Tips and Tricks

Memory problems are very commonly reported by people with MS. They say things like “I get so frustrated that I can’t remember”. However, most people with MS do not experience severe memory problems and there are many strategies that seem to help. In particular, prompts and reminders can work very well.

Other Important Influences

There are a number of outside factors that might make your mental skills less efficient:

Professional Help

Because memory is a very wide-ranging skill and information is remembered in different ways, assessing exactly where one person’s weakness lies can take time. For example, it may be that visual information (pictures, drawings, photos) is easier to register and remember than verbal information (spoken words, read words). If so, then the therapy strategies can concentrate on pictures, either on paper or in your mind. It may be that a memory aid will be helpful to you, and the health professional can help with identifying which aid is appropriate and how much help (if any) you will need to use it.

MS Trust Publications

Cognition in the A-Z of MS

This A-Z entry describes the range of cognitive problems that can occur with MS difficulties with short-term memory, concentration, verbal fluency - and discusses ways to approach managing the various problems.

More general information about MS

Making Sense of MS

If you've just been diagnosed, this small postcard-sized booklet is a good place to start learning about MS. It provides a brief introduction to multiple sclerosis and answers the questions most commonly asked after diagnosis.

At work with MS

The resource considers some of the ways in which MS might affect work, the protection afforded under the Equality Act and what adjustments can be made for a successful working life with MS.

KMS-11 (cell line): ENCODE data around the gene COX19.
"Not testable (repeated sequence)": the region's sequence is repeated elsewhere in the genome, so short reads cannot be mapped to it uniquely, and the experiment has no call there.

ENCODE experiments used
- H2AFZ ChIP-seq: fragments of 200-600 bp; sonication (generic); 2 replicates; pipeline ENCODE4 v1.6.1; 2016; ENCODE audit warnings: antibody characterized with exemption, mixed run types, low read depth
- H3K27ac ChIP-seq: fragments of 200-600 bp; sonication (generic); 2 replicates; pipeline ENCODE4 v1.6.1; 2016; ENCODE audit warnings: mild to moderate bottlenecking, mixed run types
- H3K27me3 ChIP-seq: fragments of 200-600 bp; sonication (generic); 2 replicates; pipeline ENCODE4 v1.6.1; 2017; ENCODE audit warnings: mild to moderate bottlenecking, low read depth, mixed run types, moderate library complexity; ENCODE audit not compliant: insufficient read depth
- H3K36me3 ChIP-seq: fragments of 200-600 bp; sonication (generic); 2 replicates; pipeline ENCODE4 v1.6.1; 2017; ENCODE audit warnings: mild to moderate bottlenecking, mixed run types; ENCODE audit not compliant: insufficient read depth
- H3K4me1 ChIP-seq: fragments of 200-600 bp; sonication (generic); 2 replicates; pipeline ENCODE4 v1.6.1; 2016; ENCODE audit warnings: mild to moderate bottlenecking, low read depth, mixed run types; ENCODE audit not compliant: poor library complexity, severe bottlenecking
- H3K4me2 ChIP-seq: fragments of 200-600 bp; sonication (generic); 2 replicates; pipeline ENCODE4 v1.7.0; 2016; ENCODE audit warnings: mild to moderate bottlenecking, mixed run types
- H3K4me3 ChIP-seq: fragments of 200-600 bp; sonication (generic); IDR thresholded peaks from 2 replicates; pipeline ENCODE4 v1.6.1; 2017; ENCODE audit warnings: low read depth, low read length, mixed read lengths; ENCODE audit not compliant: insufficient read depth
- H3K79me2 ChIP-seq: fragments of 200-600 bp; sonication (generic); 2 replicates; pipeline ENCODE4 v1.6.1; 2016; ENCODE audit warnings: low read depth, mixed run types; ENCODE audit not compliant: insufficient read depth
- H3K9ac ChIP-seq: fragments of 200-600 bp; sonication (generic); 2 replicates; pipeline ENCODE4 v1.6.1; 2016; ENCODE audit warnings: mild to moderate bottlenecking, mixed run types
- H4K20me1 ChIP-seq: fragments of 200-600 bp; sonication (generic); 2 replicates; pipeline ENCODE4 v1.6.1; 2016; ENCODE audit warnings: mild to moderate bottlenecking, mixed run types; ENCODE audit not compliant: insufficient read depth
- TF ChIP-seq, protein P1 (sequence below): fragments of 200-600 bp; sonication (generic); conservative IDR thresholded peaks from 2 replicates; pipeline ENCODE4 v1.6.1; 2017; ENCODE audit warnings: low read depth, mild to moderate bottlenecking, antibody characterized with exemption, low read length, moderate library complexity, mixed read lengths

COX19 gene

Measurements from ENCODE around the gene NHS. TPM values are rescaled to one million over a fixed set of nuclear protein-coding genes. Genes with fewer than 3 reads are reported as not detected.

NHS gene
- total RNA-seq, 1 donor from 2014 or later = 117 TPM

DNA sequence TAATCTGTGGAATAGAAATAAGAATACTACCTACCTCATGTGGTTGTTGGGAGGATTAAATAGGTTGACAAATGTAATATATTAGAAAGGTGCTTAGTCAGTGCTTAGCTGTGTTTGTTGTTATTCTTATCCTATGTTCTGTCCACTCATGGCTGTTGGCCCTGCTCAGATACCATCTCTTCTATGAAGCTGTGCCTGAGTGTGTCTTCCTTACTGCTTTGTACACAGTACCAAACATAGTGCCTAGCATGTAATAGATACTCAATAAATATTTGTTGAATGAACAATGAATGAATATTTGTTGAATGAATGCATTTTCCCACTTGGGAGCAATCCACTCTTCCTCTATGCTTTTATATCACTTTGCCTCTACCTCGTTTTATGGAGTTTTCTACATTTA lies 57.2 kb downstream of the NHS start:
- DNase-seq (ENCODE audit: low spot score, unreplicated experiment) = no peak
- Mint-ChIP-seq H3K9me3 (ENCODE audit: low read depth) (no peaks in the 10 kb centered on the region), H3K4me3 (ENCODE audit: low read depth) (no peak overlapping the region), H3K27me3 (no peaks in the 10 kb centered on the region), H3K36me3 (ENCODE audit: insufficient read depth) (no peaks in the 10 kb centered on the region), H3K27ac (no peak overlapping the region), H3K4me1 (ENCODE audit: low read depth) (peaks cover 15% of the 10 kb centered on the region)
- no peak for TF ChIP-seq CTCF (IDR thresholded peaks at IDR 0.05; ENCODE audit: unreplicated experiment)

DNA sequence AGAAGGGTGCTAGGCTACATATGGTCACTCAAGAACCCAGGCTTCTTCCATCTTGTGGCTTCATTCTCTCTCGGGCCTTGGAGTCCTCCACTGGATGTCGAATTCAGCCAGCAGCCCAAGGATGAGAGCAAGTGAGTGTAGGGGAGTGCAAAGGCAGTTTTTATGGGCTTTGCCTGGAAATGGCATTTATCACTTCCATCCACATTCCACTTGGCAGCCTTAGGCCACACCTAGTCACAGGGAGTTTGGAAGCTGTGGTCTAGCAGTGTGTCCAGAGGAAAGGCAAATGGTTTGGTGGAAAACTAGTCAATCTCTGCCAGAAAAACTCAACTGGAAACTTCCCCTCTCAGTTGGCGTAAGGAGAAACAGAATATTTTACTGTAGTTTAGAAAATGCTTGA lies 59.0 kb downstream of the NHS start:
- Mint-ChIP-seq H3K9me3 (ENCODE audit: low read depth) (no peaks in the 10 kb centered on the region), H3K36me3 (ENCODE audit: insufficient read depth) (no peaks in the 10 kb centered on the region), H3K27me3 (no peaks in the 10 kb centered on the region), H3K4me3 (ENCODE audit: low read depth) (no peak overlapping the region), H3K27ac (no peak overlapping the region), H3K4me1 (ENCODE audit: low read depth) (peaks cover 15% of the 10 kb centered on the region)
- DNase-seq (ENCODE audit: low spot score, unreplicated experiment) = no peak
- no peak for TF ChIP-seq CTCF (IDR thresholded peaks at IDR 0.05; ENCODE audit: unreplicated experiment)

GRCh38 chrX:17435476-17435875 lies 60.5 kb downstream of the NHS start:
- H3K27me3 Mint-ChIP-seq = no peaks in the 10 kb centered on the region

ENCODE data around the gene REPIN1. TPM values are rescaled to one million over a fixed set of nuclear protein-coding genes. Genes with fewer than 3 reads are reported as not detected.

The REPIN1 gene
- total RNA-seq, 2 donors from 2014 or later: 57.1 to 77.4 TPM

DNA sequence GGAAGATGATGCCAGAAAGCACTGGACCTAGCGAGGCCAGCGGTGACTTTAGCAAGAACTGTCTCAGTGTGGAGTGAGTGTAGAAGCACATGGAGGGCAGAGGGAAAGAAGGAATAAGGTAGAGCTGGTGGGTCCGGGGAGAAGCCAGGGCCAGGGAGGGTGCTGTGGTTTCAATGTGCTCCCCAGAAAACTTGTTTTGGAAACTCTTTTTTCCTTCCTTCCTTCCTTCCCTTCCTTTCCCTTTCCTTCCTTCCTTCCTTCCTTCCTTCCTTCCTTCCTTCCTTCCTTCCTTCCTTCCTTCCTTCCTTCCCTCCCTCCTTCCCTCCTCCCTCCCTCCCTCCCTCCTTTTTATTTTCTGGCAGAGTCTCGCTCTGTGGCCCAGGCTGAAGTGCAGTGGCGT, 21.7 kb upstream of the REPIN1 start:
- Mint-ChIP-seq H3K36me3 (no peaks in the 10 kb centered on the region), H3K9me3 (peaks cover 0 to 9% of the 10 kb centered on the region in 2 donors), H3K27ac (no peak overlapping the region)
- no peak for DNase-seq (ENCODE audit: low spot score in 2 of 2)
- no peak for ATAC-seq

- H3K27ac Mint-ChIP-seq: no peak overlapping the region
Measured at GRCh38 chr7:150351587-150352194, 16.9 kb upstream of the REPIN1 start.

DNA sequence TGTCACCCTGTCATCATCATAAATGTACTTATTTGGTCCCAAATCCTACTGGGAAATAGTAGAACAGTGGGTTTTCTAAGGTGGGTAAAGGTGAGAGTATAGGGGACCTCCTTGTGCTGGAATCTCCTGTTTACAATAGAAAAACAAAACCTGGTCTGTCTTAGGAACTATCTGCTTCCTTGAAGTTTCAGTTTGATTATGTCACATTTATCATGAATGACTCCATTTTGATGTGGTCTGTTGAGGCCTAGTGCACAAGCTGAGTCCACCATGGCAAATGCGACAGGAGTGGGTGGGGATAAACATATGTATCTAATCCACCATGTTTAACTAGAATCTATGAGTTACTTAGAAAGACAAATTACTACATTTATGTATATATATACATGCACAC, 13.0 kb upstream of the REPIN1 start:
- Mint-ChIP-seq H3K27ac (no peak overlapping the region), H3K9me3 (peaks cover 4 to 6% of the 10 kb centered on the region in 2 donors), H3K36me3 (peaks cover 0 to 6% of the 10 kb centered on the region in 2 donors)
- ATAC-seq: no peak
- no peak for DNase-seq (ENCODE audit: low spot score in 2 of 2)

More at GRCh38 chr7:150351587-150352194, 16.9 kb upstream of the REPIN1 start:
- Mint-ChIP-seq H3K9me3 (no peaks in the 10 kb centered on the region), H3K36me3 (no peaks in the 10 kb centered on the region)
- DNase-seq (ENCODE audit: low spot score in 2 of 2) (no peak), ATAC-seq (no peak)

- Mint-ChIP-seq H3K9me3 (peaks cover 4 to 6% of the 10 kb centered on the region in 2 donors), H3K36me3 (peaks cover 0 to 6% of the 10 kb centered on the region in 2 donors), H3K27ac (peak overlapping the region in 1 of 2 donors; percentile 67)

MS and me

A self-management guide to living with MS. Looks at setting goals, problem solving and healthy living, explores how to better understand your symptoms and how working with health professionals can help you make decisions and treatment choices.

Living with fatigue

Fatigue is one of the commonest symptoms of MS and can have a major impact on daily life. Living With Fatigue was written in conjunction with an MS specialist occupational therapist and illustrated with comments by people with MS who know what it is like to live with the symptom.

Open Door

Quarterly newsletter that contains articles news and research relevant to people living with MS and their families.

Other Resources

Memory: how to focus better and avoid distractions with 10 tips

William D.

How to Use Advanced Strategies & Techniques to Remember More, Learn More, Accelerate Your Brain Power & How to Avoid Memory Deficit in Later Life

Stirling De Cruz-Coleridge (2017)

Memory: Simple, Easy, and Fun Ways to Improve Memory

John Parker (2011)

Memory: How to Develop, Train, and Use It

William Walker Atkinson (2016)

The Memory Book: how to remember anything you want

Tony Buzan (2009)


Test and improve your memory

Encyclopaedia Britannica London;Focus Multimedia Ltd;2004 ASIN: B0006398AE


How to improve your memory and concentration

Psychology Today

How to improve your memory instantly

Psychology Today

The Psychologist - How to improve your memory

Morris PE, Fritz CO The Psychologist. 2006;19: 608-611.

Article from The Psychologist journal in which authors detail powerful and robust techniques using the scientific evidence available todate.

Involving Family and Friends